Losing your software user’s attention is a matter of seconds, or probably just one second. That is why you must strive very very hard to make sure the application has sub-second response times. Speed of your application, is still The Killer Feature. Here is why
Donald R. J. Laming did a doctoral thesis in 1968 titled Information theory of choice-reaction times where part of the effort was to determine reaction times of human brain towards a stimulus. Reaction time has a been a favorite subject of experimental psychologists since the middle of the nineteenth century and there are many papers written of this topic.
R.J Laming determined that average reaction time for an observer to form a simple response to a stimulus is 220 ms. Part of this times is spent by the brain to detect the stimulus and the remaining time is spent to organize the response.
Recognition reaction time (time taken to recognize something) is longer than the simple reaction time towards a stimulus. The reason is of-course that for recognition to happen the brain has to run the process of understanding and comprehension. The average reaction time was measured to be 384ms
R.J Laming’s experiments clearly showed that as the context of recognition becomes more complicated (one symbol vs multiple symbol recognition) the recognition reaction time goes up. It was established that with more complex context the recognition reaction time can go upto 550 – 750 ms. This interval of 550-750ms can be called the speed of thought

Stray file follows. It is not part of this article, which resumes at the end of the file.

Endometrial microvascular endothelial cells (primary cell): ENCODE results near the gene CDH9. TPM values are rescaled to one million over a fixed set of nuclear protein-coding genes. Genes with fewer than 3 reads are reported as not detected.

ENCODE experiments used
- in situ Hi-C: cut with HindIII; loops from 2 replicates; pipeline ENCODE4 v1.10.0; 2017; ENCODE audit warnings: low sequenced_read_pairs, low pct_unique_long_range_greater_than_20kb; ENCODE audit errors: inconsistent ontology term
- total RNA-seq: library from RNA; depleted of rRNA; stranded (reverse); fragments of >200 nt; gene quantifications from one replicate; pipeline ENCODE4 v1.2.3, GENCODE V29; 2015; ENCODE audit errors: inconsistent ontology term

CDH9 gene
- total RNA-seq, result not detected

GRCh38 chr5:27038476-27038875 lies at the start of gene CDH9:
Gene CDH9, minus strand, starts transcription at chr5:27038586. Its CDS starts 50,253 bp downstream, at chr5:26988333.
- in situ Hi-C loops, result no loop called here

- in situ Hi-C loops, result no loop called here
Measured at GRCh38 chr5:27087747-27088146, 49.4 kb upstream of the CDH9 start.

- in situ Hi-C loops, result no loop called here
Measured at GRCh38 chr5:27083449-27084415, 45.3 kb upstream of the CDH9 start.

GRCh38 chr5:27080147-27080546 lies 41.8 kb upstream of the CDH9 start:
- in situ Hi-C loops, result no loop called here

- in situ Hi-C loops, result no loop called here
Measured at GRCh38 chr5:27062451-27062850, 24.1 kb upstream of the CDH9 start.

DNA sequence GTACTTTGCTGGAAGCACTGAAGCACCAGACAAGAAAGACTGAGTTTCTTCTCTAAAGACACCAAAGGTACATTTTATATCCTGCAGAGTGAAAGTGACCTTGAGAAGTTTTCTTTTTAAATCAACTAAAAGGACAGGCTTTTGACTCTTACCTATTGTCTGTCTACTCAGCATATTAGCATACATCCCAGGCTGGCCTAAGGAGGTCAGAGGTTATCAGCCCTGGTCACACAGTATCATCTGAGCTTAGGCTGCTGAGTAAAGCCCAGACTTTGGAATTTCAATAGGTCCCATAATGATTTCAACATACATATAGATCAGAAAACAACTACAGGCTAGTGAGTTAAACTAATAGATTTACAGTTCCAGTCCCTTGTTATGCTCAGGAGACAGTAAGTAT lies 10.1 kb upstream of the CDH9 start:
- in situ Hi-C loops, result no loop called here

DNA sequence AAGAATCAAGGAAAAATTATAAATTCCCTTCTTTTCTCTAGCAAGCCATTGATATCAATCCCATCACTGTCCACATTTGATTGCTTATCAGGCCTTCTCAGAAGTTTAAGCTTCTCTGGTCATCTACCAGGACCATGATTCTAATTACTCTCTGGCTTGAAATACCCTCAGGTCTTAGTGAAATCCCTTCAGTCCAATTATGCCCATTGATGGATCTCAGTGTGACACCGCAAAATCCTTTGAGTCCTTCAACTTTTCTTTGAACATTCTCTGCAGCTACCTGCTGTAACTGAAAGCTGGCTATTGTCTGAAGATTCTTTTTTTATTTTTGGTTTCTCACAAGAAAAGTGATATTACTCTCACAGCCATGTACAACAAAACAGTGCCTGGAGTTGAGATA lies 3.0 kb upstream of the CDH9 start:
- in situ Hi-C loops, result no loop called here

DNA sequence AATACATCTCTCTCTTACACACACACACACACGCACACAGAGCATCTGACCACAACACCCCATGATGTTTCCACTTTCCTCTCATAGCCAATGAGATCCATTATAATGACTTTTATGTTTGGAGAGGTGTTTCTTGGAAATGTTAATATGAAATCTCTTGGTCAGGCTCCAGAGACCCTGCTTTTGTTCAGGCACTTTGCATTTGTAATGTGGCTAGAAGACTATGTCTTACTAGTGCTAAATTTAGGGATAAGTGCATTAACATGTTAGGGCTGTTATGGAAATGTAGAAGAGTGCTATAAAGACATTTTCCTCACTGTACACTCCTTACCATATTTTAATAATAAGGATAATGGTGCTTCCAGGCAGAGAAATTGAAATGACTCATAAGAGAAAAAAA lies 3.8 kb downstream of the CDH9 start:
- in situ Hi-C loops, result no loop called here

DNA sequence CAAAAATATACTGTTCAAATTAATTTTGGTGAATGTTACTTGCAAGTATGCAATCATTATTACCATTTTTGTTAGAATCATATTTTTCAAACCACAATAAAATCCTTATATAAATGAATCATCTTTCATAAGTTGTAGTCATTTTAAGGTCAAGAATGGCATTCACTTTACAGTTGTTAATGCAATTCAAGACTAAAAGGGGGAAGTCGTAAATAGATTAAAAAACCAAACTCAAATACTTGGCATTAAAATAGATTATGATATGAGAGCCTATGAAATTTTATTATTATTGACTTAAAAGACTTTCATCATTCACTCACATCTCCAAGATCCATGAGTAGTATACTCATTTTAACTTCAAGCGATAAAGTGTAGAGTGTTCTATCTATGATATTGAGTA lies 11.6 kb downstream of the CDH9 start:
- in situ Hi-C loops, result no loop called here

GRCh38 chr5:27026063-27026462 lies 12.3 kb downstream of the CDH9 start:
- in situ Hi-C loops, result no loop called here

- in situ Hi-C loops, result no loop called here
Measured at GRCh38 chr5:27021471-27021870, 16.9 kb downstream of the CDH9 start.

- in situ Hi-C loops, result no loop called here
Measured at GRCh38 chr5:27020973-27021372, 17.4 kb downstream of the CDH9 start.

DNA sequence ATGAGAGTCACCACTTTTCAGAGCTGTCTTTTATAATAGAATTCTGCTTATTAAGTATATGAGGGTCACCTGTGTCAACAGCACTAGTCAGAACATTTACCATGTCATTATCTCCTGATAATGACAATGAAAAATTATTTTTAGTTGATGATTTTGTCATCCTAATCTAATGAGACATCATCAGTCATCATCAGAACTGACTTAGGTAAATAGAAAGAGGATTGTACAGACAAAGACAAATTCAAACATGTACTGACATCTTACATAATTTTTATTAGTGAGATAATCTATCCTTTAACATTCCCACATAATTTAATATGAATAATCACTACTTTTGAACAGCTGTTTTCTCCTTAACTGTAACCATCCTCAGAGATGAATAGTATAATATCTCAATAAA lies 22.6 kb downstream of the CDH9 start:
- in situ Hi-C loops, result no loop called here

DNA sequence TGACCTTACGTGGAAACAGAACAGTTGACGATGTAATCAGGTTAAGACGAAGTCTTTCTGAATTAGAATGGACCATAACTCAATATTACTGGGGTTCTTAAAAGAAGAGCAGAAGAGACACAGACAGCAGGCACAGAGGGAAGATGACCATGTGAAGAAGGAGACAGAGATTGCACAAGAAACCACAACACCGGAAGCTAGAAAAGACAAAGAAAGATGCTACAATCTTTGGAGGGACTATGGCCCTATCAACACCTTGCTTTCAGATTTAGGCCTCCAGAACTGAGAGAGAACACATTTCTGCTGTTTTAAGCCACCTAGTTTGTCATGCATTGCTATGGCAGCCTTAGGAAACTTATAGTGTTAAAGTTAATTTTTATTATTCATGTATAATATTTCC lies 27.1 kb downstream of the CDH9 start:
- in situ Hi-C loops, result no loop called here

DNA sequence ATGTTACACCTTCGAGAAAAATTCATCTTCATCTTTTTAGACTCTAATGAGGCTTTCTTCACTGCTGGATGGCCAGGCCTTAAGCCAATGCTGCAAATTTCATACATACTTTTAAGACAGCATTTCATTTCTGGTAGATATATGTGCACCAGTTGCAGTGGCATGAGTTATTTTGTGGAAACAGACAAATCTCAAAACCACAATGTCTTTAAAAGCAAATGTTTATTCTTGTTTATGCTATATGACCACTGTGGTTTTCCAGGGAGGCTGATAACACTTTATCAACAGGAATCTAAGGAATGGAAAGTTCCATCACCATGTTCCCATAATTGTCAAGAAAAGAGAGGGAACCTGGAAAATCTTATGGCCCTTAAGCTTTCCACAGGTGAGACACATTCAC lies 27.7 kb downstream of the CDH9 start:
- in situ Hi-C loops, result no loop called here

Any interval longer than the speed-of-thought interval will be detected by the human brain as “waiting time” and the mind will start to wander to other topics which is a process that can’t really be controlled.
Of-course the longer the wait interval the further the mind is taken off task, eventually the user can become completely distracted. Once the response does come the user’s brain has to do a context switch , to remember where it was, what it wanted to do and so on. This context switching is an extremely tiring process.
By making sure your application response time is as close to being sub-second (thereby being close to speed-of-thought) as possible, you can keep the user’s engaged fully , making sure they are not distracted due to the wait and will not have to do mental context switches to come back into the task there were doing.
This is guaranteed to produce happy users, who get things done faster using the tools you provide them without feeling all mentally exhausted.
That is why i really think Speed of your application is, and will always be the killer feature. We are simply biologically programmed that way.